Serving the scholastic field hockey and lacrosse community since 1998

Oct. 12, 2016 — Once sisters

Last weekend, U.S. Lacrosse hosted the Fall Classic, a five-team tournament held at Tierney Field in Sparks, Md.

The tournament was designed to give four of the top sides in the world — the United States, Australia, Canada, and England — a run-out before next summer’s FIL World Cup. It was also an opportunity for defending NCAA Division I champion North Carolina to add to its fall-ball schedule.

The tournament went pretty much as you might expect; the States won all four games they played, and the others were pretty much not in the same league.

That is, except for the first few minutes of the United States’ second game in the tournament against England. The Lions held a 5-0 lead early, but saw the U.S. make an enormous comeback to win 20-13.

Team England has a rather unusual pivot point in the offense: attacker Megan Whittle. Yep, that Megan Whittle. One of the finest prep players in history while at Owings Mills McDonogh (Md.) who now plies her trade for the University of Maryland, she took her disappointment at not making the initial cut for the U.S. national team and, thanks to ancestry on her mother’s side, is now playing for the English national side.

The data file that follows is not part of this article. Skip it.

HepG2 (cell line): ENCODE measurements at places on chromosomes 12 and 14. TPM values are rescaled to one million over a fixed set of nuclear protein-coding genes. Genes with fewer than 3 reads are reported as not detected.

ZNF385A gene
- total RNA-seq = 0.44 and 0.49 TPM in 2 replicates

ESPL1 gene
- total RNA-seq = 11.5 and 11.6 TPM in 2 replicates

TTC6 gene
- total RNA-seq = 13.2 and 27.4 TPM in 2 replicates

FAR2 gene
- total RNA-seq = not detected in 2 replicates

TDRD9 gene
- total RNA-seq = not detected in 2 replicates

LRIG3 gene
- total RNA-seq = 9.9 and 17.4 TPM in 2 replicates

England has participated in international competition for decades, but has never won a World Cup. Indeed, its closest call was in 1989, when the United States required a golden goal in order to beat England in Perth. Four years later, both the United States and England made the championship final, only to see the States win 4-1.

Now, over the years, World Cups have often seen a number of American citizens on other teams, either as players or as coaches. It’s just that you don’t see a potential Tewaaraton winner making the jump in the prime of her career.

Which is why next year’s World Cup is going to be much more intriguing than any in the recent past, I believe.


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